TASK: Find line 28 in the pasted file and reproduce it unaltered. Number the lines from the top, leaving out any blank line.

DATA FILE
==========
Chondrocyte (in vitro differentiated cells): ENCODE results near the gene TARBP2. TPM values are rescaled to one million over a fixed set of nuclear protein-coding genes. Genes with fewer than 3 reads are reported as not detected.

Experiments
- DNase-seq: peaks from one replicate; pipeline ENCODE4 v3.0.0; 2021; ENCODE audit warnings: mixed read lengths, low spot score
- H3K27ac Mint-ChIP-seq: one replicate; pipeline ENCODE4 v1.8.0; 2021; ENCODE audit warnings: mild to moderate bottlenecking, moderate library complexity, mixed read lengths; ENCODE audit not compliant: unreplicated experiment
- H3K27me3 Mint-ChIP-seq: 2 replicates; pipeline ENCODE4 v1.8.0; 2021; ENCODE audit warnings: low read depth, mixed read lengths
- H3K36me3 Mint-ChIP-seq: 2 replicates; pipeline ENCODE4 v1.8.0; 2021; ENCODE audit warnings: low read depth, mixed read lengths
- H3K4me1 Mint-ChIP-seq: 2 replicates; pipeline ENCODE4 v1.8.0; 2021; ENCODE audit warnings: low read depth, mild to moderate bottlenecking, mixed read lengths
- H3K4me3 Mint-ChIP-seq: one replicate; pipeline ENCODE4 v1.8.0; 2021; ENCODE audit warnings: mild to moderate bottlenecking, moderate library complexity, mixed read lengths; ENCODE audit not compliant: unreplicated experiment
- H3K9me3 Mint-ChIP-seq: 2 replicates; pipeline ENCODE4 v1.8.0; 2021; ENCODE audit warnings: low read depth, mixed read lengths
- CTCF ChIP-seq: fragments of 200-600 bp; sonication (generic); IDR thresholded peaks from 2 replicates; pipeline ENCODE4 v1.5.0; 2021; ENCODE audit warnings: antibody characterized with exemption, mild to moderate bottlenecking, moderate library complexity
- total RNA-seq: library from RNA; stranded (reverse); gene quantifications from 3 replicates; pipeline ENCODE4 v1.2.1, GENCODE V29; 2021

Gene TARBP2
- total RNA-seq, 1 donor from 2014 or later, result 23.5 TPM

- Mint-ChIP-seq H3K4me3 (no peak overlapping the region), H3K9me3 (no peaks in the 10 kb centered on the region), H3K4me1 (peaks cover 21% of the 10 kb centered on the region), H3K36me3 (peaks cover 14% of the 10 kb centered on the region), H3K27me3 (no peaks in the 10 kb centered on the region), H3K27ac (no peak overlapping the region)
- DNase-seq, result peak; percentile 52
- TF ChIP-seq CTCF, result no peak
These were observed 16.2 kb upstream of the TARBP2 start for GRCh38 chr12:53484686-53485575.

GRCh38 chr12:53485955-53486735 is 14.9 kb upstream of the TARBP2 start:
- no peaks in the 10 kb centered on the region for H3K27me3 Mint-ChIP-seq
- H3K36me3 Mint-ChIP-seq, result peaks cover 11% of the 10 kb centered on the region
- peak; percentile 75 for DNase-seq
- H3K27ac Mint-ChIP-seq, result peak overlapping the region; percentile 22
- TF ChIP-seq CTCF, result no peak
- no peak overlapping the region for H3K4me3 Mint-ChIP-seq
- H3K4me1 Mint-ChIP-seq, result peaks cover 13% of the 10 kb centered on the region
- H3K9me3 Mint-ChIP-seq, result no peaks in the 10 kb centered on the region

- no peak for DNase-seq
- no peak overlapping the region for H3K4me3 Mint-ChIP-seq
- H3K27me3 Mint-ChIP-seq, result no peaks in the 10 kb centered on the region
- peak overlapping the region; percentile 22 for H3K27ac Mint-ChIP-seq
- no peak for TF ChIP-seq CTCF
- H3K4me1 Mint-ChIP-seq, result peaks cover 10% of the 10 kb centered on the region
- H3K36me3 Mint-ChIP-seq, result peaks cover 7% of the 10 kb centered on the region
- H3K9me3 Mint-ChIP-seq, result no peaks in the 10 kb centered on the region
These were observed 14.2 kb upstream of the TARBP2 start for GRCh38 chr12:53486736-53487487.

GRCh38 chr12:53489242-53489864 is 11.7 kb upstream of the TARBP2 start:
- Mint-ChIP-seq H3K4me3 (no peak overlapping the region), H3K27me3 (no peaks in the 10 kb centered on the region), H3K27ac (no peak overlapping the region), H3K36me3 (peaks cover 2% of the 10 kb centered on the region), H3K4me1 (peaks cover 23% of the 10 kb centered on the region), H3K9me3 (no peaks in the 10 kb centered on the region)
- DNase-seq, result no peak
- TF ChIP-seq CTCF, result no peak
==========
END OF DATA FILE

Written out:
- no peak overlapping the region for H3K4me3 Mint-ChIP-seq